In answer to the first question, my experience of education and life generally is that skill development and knowledge can best be enhanced by putting oneself under a degree of pressure and accountability. The classic line for teachers is often that pupils need to accept the concept of “deferred gratification”, namely, to invest effort and make sacrifices of leisure time now to enjoy the fruits of their labour later in adult life.

That takes us to a place where we (teachers and parents), decide what is best for pupils to do and impose a framework of learning to help them achieve. We make this work through a mix of pressure and expectation. The downside of this is that pupils can sometimes find themselves in a situation where they are frightened of disappointing parents and feel undue pressure and anxiety.  The argument against this kind of pressure is articulated well in online parental advice sites;

“Kids who feel that they are under enormous pressure to do well from parents and adults can experience consequences in multiple areas of their life, from their mental health to their sleep including higher rates of mental illness. Kids who feel like they’re under pressure can experience constant anxiety. High amounts of stress can also place children at a greater risk of developing depression or other mental health conditions.”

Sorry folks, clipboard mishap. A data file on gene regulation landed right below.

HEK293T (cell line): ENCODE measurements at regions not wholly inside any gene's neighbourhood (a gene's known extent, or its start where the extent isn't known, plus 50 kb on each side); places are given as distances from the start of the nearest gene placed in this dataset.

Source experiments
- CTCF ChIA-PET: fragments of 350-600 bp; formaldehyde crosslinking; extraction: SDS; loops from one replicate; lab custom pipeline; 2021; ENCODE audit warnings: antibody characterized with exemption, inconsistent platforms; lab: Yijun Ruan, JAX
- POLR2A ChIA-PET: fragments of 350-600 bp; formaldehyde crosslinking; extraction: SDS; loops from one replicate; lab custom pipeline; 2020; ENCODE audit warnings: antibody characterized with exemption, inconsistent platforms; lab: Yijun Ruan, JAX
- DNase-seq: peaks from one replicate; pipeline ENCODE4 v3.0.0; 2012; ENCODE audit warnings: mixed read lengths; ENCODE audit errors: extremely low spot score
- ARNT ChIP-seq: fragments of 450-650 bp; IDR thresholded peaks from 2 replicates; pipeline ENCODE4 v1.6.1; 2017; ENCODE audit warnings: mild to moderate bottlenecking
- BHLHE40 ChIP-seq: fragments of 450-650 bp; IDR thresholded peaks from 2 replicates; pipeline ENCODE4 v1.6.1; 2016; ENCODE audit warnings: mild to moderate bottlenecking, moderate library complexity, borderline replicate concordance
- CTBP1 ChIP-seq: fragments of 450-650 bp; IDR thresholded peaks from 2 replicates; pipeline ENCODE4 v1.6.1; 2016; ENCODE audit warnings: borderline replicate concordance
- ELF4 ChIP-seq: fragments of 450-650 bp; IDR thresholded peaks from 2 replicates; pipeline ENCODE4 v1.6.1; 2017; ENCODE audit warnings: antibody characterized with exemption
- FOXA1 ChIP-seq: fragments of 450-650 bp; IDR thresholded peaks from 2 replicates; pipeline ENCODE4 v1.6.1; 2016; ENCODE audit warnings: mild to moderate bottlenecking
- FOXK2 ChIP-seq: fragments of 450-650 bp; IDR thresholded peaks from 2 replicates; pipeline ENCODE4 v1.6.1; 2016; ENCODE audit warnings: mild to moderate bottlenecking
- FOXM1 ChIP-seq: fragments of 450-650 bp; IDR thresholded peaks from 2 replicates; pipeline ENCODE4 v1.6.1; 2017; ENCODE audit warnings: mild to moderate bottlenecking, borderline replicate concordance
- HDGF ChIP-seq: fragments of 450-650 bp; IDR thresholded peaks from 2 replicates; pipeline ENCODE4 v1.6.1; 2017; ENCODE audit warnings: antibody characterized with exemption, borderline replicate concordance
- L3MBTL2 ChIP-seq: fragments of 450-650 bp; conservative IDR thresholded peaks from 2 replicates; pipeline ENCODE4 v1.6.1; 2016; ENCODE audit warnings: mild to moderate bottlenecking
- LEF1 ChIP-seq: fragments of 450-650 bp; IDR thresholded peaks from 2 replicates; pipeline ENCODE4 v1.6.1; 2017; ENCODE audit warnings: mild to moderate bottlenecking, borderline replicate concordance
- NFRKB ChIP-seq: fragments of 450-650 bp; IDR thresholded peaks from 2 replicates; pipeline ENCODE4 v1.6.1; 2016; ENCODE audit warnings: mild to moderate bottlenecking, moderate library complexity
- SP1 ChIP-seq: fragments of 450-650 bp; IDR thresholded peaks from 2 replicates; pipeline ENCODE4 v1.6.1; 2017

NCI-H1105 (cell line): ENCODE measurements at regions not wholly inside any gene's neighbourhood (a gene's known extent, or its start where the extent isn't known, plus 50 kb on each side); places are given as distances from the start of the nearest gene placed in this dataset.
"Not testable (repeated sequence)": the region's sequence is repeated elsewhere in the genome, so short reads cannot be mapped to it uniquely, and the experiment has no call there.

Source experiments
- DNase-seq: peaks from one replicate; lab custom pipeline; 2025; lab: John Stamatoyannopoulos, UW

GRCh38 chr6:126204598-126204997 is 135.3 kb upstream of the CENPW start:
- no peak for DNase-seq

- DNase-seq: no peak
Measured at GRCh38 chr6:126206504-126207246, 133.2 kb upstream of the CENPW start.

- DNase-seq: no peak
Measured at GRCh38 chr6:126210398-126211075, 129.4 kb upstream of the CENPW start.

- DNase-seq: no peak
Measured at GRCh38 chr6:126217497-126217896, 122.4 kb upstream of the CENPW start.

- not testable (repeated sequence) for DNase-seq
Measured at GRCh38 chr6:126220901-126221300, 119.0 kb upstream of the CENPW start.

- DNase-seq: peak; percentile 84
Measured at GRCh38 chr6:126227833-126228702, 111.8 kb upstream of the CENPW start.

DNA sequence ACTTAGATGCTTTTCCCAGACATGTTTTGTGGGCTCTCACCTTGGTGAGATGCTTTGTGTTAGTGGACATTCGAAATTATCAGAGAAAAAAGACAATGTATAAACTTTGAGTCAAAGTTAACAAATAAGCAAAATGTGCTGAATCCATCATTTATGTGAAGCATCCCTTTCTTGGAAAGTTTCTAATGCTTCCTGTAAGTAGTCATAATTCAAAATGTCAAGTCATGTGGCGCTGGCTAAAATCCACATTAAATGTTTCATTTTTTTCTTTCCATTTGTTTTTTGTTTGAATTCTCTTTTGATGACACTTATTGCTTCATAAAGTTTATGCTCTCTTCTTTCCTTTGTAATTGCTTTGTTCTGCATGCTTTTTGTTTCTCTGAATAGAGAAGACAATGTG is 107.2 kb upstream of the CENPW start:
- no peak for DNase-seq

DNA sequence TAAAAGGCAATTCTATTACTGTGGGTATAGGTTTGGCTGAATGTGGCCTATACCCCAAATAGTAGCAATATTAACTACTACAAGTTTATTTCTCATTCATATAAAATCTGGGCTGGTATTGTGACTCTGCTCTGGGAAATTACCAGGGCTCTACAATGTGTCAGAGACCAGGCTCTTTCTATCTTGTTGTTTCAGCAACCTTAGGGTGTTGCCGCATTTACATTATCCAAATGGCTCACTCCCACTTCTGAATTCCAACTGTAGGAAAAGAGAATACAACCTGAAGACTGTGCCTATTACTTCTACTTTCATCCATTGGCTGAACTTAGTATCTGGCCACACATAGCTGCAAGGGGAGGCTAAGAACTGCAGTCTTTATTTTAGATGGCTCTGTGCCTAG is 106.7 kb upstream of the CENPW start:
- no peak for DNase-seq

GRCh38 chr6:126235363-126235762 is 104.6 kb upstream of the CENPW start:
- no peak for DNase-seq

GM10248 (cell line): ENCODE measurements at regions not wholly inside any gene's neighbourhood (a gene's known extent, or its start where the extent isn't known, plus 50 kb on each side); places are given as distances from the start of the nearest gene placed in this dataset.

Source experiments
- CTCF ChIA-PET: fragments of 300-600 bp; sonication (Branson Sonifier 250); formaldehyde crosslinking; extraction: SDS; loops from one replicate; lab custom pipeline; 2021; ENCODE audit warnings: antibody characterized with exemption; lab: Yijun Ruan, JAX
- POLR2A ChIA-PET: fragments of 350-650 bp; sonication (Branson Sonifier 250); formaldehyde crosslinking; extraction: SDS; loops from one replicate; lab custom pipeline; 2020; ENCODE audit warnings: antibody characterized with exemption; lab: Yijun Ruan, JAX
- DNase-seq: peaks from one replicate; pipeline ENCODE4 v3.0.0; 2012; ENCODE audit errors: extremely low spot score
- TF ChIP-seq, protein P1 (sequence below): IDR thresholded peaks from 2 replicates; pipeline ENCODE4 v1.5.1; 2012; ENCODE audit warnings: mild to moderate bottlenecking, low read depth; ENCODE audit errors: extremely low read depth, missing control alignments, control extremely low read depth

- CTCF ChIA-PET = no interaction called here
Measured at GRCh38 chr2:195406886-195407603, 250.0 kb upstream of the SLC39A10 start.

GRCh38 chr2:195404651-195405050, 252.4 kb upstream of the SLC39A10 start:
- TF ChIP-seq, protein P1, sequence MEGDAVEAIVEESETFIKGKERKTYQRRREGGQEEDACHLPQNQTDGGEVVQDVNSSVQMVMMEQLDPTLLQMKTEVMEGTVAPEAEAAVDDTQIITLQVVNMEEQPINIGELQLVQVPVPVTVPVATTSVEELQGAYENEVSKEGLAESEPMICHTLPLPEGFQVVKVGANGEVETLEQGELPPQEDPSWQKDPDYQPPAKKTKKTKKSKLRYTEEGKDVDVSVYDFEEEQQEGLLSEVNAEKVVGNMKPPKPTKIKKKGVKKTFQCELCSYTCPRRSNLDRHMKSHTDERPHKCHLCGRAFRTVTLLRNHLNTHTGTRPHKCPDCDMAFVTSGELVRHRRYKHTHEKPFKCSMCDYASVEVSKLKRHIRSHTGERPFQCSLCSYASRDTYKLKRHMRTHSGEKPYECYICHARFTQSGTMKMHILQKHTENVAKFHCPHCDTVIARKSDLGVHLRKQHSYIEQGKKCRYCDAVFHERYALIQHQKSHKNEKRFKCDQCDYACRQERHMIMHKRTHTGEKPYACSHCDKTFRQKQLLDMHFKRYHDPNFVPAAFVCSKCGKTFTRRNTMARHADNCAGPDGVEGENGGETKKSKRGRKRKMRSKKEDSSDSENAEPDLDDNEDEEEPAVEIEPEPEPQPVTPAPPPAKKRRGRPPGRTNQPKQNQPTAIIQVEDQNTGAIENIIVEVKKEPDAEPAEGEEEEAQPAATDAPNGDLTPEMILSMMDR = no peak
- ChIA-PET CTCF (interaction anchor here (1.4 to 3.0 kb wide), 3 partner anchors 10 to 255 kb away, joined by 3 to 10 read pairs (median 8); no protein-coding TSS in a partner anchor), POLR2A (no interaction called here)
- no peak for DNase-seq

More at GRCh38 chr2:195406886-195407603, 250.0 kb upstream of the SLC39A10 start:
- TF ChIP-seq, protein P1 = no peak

This view also holds that pushing kids to excel can damage their self-esteem. “The constant stress to perform interferes with children’s identity formation and can cause them to feel like they’re not good enough—or even that they will never be good enough.”

Read the full article here.

These points are well made and true but equally not putting some pressure on children can cause underachievement and opposite and equally detrimental problems.  Sarah Newton author and youth coach writing in 2016 about decoding youth culture behaviour and Identity suggests that;

“..most experts agree that to achieve later in life, we need more of a growth mindset. So saying things like, "Well you did your best..." when we know that is not the case may not always be the best thing to say to your children, in particular your daughter.